Beets are an excellent food for supporting liver metabolism of your hormones. And while you’re at it, load up on some carrots, peas, and green beans as a vegetable based carbohydrate source and fiber to support estrogen clearance through the bowels.  


Sure, I know the idea of canned fruit might not sound amazing if you’re reminiscing about childhood. But canned fruit and fruit cups have come a long way. Consider getting a variety of pears, peaches, pineapple, mandarin oranges and other fruits to mix up your stay at home meals.

While it is best to select low sugar options, in times like these we need to get what we can and stay fueled.

Canned Beans

Navy beans, black beans, pinto beans, kidney beans…all the beans are great sources of carbohydrates, fiber and protein. Pair them with fat, vegetables, and maybe even some additional protein.


Canned wild-caught salmon and sardines are a couple I have in my pantry right now. Rich in omega-3 fatty acids and a source of selenium and iodine, these make for an easy to store and hormone-friendly food!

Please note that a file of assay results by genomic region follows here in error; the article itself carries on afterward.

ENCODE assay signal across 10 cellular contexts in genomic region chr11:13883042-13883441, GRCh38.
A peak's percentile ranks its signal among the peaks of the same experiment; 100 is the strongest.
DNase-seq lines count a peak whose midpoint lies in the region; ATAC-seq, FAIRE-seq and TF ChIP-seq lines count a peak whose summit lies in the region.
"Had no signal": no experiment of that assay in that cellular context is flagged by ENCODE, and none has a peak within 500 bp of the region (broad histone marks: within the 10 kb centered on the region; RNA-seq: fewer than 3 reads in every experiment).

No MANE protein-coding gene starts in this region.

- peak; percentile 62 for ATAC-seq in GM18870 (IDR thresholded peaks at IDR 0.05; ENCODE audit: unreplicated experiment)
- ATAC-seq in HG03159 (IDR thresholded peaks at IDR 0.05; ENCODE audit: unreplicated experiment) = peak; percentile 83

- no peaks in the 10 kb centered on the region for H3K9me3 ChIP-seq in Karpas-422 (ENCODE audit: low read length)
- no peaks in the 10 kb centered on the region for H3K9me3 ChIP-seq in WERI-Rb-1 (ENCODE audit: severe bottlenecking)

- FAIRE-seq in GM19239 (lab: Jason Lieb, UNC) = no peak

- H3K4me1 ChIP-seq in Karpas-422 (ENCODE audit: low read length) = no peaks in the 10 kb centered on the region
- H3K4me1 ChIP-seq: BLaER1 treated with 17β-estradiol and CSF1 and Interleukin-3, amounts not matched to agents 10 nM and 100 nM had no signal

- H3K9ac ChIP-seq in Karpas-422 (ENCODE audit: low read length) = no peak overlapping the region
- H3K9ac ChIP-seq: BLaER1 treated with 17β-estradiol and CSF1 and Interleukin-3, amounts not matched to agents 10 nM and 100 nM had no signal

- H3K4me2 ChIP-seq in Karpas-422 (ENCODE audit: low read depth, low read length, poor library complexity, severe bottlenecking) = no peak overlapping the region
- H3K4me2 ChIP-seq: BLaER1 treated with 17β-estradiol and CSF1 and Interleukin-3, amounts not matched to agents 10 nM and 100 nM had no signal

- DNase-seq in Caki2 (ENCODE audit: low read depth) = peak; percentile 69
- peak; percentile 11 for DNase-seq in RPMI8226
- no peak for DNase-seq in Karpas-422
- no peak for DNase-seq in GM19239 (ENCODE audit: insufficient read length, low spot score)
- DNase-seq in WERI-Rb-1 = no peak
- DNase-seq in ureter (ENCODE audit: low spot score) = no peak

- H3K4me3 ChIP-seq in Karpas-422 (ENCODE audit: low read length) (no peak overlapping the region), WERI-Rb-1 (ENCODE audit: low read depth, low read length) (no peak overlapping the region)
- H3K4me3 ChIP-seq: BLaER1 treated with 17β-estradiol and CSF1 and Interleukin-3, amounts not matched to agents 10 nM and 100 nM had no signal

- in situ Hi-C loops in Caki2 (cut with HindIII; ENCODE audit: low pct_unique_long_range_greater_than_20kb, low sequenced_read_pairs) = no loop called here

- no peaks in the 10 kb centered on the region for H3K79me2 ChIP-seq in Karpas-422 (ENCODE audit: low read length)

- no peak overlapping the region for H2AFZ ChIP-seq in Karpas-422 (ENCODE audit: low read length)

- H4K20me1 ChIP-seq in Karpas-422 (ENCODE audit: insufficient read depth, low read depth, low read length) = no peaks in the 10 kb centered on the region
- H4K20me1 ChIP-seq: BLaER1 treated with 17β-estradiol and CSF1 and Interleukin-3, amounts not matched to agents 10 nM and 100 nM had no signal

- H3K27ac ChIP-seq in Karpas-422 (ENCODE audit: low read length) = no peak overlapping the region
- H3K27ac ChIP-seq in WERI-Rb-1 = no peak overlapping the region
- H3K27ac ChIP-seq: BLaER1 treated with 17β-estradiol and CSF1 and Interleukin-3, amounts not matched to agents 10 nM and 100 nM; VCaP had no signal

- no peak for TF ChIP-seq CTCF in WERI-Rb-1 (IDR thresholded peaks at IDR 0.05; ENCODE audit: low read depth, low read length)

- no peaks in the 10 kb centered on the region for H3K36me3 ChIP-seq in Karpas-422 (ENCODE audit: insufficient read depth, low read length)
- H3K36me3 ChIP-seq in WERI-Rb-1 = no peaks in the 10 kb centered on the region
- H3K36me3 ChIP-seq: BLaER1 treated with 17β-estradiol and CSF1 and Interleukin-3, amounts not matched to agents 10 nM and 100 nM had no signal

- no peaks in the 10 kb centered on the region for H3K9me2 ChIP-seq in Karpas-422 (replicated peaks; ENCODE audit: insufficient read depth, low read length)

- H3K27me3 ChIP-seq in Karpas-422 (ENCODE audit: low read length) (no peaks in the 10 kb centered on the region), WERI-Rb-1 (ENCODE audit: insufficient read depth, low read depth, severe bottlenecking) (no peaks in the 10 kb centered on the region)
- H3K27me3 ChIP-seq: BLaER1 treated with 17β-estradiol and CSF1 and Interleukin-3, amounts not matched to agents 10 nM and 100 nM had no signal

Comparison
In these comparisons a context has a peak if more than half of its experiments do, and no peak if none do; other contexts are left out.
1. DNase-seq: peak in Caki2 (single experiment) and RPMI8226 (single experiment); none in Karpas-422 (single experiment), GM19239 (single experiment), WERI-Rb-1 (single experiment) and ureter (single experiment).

Sample 3 Day Meal Plan

This meal plan is a general guide to give you an idea of using perishable food first before moving on to the dry, frozen and canned food. Use it as a guide and adjust to fit your dietary needs.

Day 1 

Breakfast: Scrambled eggs, sautéed broccoli, fresh sliced tomatoes
Lunch: Green salad with salmon salad on top 
Dinner: Shrimp with Sweet Potatoes and Kale
Snack: Apples and nut butter

Day 2

Breakfast: Breakfast Bowl with Beans, quinoa, canned tomatoes or salsa, fresh sliced avocado, cilantro
Lunch: Left Over Shrimp with Sweet Potatoes and Kale
Dinner: Curried Cauliflower Soup with ground turkey 
Snack: Olives, hummus, and celery sticks

Day 3

Breakfast: Pancakes with frozen blueberries and almond butter on top. 
Small salad: ¼ cup broccoli sprouts with olive oil, balsamic vinegar, salt and pepper
Sausage links
*Use a pancake mix that works for you. We use Birch Benders.
Lunch: Lentils with mushrooms over brown rice with roasted cauliflower. Add protein of your choice.